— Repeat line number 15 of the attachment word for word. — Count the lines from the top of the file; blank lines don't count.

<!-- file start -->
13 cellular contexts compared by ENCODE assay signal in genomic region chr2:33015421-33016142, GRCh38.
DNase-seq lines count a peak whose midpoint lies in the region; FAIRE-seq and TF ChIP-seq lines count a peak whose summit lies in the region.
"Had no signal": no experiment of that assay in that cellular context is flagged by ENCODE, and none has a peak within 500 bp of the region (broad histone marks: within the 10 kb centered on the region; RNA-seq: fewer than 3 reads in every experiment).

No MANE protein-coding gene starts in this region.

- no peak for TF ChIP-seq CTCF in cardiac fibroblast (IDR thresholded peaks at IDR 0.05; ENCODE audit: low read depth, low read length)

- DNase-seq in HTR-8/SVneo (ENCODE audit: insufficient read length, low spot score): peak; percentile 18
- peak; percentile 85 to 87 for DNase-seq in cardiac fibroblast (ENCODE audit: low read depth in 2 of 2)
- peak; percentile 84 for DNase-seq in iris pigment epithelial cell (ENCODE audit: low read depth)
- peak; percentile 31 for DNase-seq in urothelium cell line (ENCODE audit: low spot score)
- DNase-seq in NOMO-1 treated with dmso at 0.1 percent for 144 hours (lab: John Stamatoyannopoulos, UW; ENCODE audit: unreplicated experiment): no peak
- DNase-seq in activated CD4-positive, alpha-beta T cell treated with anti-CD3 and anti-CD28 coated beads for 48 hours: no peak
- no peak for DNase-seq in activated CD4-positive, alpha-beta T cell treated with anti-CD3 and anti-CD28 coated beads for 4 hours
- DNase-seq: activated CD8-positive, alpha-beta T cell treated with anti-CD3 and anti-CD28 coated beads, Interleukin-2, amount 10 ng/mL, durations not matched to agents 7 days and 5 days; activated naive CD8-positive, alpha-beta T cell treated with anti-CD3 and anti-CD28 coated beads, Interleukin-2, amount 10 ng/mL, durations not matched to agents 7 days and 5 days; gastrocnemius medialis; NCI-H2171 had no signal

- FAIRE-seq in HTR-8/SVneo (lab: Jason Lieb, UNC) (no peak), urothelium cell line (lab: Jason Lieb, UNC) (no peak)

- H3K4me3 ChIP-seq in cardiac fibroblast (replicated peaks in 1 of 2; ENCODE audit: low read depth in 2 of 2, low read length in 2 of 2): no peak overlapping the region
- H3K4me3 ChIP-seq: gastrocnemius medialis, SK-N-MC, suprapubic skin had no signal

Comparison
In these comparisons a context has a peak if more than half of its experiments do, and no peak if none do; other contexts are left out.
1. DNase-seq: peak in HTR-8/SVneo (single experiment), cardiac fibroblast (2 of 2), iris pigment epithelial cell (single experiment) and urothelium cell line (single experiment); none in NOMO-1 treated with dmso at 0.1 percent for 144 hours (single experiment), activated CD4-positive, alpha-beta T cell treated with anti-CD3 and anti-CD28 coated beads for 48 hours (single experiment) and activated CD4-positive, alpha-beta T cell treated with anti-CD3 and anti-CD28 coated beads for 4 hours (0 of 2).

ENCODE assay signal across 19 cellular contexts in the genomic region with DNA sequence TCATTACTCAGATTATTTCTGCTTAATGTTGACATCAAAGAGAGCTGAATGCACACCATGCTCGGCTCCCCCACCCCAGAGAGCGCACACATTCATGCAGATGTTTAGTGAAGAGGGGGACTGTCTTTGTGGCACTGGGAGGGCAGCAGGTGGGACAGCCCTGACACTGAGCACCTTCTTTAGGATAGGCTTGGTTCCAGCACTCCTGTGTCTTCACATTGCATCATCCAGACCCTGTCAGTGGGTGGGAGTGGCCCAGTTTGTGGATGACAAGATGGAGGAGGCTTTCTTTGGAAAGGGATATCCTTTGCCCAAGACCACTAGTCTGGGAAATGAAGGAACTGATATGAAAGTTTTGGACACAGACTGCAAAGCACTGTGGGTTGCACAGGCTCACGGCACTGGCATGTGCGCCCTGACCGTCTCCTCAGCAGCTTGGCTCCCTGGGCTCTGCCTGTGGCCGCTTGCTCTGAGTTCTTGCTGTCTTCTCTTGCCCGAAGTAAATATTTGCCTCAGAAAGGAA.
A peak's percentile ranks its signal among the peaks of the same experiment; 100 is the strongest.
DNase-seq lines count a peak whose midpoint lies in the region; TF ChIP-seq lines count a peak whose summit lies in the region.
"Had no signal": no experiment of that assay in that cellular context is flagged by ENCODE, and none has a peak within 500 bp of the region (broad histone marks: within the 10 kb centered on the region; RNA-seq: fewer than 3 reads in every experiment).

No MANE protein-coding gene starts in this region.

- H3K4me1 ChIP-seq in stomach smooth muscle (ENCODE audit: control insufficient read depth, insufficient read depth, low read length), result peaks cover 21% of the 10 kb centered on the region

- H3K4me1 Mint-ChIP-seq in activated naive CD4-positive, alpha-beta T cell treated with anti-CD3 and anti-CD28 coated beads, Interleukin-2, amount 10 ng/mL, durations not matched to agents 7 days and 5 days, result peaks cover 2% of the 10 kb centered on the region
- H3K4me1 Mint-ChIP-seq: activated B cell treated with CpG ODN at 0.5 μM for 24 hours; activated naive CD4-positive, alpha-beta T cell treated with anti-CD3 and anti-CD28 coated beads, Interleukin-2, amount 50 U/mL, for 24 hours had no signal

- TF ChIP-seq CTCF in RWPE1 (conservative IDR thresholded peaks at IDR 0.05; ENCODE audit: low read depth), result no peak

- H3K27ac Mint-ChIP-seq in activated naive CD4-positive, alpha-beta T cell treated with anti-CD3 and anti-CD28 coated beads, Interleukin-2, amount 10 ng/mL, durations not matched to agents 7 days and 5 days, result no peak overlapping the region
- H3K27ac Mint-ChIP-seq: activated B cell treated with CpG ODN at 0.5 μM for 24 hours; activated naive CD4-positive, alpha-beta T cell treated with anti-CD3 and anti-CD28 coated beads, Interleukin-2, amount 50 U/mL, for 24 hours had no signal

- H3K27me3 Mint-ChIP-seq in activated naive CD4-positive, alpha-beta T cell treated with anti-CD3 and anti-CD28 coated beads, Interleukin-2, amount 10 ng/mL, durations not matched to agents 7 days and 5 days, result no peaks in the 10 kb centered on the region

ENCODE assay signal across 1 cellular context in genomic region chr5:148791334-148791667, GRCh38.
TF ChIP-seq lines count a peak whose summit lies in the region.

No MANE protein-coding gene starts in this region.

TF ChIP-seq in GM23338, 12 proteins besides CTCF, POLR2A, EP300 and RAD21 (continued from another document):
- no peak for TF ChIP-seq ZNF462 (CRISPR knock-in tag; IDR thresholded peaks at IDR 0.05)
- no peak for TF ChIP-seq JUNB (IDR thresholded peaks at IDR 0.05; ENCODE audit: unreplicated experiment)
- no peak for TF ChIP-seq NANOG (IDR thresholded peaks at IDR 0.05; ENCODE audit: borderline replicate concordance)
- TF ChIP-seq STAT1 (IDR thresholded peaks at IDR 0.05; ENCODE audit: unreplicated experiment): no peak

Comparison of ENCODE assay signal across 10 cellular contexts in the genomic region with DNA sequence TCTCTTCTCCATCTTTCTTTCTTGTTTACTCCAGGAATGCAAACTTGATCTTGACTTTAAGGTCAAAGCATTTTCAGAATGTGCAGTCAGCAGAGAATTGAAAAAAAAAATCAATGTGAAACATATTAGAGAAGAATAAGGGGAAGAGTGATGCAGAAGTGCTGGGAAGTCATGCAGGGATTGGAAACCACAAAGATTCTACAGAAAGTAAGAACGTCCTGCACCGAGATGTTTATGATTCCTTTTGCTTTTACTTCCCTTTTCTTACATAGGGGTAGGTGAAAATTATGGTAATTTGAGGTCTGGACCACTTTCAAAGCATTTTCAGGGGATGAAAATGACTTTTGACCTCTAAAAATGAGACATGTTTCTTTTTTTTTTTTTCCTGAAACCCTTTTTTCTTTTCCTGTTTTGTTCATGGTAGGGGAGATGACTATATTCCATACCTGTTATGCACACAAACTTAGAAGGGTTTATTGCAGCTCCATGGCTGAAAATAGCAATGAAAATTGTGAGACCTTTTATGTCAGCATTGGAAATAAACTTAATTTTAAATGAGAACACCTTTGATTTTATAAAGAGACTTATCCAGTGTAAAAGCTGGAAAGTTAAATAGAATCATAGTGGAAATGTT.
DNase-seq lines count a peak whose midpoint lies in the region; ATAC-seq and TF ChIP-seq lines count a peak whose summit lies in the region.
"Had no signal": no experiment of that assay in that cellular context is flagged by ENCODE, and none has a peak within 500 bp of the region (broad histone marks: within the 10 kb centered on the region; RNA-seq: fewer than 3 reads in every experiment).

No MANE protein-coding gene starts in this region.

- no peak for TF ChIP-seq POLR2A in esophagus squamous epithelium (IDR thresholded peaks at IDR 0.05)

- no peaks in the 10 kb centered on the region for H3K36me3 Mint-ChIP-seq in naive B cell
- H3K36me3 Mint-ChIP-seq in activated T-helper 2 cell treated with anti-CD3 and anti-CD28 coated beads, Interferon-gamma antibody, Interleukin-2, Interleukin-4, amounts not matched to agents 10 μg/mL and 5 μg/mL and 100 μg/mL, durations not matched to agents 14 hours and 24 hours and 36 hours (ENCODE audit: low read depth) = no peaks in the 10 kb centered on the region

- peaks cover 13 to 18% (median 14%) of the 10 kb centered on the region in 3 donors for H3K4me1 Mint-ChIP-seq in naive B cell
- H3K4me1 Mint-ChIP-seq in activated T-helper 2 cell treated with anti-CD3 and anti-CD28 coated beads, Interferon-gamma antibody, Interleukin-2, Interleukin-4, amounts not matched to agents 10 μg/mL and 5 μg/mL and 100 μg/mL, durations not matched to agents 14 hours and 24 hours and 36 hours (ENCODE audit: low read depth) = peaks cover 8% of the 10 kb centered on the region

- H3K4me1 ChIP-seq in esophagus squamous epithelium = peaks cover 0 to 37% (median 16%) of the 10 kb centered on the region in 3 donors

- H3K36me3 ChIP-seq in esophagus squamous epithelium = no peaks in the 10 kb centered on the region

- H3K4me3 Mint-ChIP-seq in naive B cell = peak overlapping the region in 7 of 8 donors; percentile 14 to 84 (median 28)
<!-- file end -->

- H3K4me3 ChIP-seq in cardiac fibroblast (replicated peaks in 1 of 2; ENCODE audit: low read depth in 2 of 2, low read length in 2 of 2): no peak overlapping the region